Creative Techniques: How to Mount a Watercolor Painting on canvas
Framing watercolor paintings can be expensive. Properly framed, they look great, right?
I accumulate many painting during the course of a year! During my workshops, I often use segments of my warm up sketches or my entire demos as painting starts and make them into high end paintings. However, framing all of them can be a big expense. So early in my painting career I decided to present my paintings as did the ancient Egyptians… painted papyrus or painted paper glued onto wooden panels. This is not a new idea but present standards have changed.
Using acrylic gel medium as your adhesive, mount the artwork on to a canvas or wooden panel. No framing, mats or glass. Plus I like the contemporary presentation!
Have you ever considered mounting your watercolor paintings onto wooden panels or even on canvas? With the rising cost of frames these days, this may be a bit of a labor intensive suggestion but the final result is modern in its results as well as presenting a sharp, clean look. Not only do you save on frames, you save on mats and glass. It is also very lightweight.
To do this technique, you will need the following:
- Your completed painting
- A canvas or board slightly larger then your painting
- Insulation styrofoam to fit the inside of your canvas for support.
- Regular or soft gel gloss depending on the thickness of your paper.
- Some sort of plastic spreader, roller or scraper to lay out the gel adhesive.
- 2 sheets of thick polyethylene plastic (3 to 4 mm) larger than your canvas to protect your painting.
- A wood board or other type of surface to keep the painting flat while it is drying.
- A weight to put on top of your wood board.
- Disposable plastic gloves.
Step 1. Make certain you have totally completed your painting. Have it signed, varnished and photographed.
Step 2. Purchase a canvas larger than your finished painting paper and color the sides with a neutral color approximately an inch inwards and a 1/4” of canvas
Step 3. Square off your painting on all sides and check for alignment.
Step 4. I put a form fitting insulation board cut-out that fits inside the canvas for support so that when I adhere the glued surfaces I am not warping my canvas as I press down. In a pinch you can stack up magazines, gatorboard or foam core for support.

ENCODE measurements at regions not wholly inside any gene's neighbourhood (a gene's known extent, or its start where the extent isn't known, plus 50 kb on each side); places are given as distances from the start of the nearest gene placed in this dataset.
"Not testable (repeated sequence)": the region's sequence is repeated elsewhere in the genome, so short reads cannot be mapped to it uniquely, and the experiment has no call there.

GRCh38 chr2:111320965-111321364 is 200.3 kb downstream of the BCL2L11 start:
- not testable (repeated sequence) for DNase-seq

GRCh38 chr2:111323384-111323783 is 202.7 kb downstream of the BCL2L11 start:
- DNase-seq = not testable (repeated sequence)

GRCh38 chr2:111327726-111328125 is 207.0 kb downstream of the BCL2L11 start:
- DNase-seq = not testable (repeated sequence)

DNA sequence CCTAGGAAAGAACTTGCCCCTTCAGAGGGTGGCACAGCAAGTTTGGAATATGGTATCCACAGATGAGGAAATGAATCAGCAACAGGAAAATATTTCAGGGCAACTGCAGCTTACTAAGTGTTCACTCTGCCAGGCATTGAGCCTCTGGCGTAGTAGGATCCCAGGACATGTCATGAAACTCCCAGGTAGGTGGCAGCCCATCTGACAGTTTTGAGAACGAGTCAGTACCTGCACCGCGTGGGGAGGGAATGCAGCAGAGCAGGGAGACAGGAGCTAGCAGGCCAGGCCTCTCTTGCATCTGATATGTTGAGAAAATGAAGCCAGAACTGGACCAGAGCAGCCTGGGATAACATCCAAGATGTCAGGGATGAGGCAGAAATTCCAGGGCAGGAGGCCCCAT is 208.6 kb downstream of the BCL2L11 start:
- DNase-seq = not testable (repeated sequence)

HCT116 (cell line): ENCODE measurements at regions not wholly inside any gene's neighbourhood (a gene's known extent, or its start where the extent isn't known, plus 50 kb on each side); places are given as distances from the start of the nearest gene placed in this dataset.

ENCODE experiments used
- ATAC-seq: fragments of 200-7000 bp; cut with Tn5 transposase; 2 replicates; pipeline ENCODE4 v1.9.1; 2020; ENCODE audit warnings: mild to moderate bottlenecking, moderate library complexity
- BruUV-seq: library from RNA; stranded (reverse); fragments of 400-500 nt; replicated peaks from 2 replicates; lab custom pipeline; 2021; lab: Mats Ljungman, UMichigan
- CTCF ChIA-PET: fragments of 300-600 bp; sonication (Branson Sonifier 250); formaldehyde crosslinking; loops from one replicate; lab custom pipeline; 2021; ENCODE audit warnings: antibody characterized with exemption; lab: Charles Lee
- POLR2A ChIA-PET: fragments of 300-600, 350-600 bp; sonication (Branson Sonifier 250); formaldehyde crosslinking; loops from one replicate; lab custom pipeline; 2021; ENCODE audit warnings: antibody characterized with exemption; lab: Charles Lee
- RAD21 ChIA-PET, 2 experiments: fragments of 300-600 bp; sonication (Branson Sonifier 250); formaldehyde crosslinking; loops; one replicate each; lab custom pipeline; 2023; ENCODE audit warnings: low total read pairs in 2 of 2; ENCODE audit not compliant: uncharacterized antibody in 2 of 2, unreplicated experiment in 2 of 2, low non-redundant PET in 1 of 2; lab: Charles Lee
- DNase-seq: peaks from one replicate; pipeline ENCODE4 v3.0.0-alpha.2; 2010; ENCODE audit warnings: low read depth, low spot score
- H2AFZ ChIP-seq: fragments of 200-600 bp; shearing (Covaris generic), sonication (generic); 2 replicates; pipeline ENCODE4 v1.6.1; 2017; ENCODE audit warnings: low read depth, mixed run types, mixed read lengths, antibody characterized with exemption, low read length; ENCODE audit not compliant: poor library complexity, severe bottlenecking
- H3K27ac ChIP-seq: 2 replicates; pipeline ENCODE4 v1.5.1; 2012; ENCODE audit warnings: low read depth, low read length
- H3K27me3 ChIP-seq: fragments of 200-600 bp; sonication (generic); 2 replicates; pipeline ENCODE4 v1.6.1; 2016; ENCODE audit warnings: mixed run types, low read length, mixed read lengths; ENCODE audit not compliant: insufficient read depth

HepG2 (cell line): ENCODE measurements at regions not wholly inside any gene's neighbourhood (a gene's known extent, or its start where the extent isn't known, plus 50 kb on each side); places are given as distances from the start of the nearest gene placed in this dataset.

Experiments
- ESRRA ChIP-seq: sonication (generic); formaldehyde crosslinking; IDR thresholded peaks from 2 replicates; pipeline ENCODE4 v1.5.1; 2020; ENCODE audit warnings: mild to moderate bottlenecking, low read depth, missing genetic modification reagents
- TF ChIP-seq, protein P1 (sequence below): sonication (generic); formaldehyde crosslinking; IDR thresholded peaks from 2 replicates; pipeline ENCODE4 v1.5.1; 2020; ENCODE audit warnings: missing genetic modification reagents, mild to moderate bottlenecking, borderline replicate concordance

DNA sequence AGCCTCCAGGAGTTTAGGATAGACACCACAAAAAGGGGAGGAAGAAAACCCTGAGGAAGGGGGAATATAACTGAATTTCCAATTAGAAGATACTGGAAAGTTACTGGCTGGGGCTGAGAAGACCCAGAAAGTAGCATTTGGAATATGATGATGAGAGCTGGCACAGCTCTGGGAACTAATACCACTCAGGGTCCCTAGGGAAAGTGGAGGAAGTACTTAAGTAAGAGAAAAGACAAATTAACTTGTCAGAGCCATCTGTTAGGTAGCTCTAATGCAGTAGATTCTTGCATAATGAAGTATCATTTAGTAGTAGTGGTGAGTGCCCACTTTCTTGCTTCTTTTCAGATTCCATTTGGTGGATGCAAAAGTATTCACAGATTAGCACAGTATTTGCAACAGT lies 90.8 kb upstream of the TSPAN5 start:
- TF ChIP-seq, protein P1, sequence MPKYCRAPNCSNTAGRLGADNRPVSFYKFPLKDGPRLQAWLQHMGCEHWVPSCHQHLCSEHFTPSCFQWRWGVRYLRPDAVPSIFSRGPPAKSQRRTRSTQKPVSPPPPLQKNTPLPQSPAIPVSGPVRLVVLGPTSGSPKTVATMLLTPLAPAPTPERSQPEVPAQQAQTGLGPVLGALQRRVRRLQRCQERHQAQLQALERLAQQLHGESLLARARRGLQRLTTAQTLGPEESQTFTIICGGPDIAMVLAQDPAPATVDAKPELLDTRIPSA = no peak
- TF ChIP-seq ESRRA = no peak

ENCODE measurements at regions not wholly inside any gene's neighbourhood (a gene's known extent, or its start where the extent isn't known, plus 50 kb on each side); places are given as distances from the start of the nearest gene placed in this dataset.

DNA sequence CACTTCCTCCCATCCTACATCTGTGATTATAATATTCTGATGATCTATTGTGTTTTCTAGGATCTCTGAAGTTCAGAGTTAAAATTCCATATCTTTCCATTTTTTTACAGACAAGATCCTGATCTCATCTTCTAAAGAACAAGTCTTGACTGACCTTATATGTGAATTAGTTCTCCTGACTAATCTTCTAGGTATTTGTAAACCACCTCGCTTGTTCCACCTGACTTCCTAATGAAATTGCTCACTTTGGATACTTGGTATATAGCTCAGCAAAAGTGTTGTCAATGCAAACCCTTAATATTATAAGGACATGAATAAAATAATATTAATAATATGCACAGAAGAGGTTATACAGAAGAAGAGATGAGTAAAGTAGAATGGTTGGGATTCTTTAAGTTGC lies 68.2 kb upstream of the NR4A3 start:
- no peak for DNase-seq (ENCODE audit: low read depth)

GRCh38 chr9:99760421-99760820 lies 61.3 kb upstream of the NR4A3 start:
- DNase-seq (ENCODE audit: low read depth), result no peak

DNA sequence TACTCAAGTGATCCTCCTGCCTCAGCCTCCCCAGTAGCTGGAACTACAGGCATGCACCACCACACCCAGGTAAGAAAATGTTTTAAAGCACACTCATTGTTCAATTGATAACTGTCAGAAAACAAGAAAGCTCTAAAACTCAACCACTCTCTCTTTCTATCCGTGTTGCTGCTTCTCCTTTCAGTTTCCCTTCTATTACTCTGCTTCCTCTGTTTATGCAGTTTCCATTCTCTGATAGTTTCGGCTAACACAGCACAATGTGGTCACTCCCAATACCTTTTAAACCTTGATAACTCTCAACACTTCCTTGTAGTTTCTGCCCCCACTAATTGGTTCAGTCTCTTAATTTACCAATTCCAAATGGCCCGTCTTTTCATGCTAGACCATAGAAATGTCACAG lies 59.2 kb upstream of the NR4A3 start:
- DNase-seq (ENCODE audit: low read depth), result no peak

Step 5. Take Soft or Regular gel gloss and apply it to the entire canvas. Do the same with the backside of your painting. This will insure good adhesion.
Step 6. Glue both surfaces down making certain you have centered you painting. Since it is watercolor, I put a see- thru polyethylene cover over top so I do not accidentally get some of the glue on my painting as I push from the center outwards.
Step 7. Put plastic disposable gloves on to do the following step. Make certain that you start pushing from the center outwards on all four sides to get rid of any air bubbles with a plastic spreader, roller or scraper. It will be messy as you remove the excess glue from around your frame. Do the best you can. Don’t worry the glossy gel will dry transparent.
Step 8. Take off that polyethylene cover and let it dry if there is any glue on it. Any glue will lift off the polyethylene once dry. Remove any gel that is around your painting.
Step 9. Once everything is cleaned, put another polyethylene sheet over top, then lay a heavy wood board, plywood or masonite over top. The important thing is to put a heavy weight on top. So you may find other alternatives such as foamcore or gatorboard to cover your surface but insure that you have weight over top.
Step 10. Wait at least 24 hours for proper adhesion and Voila!Back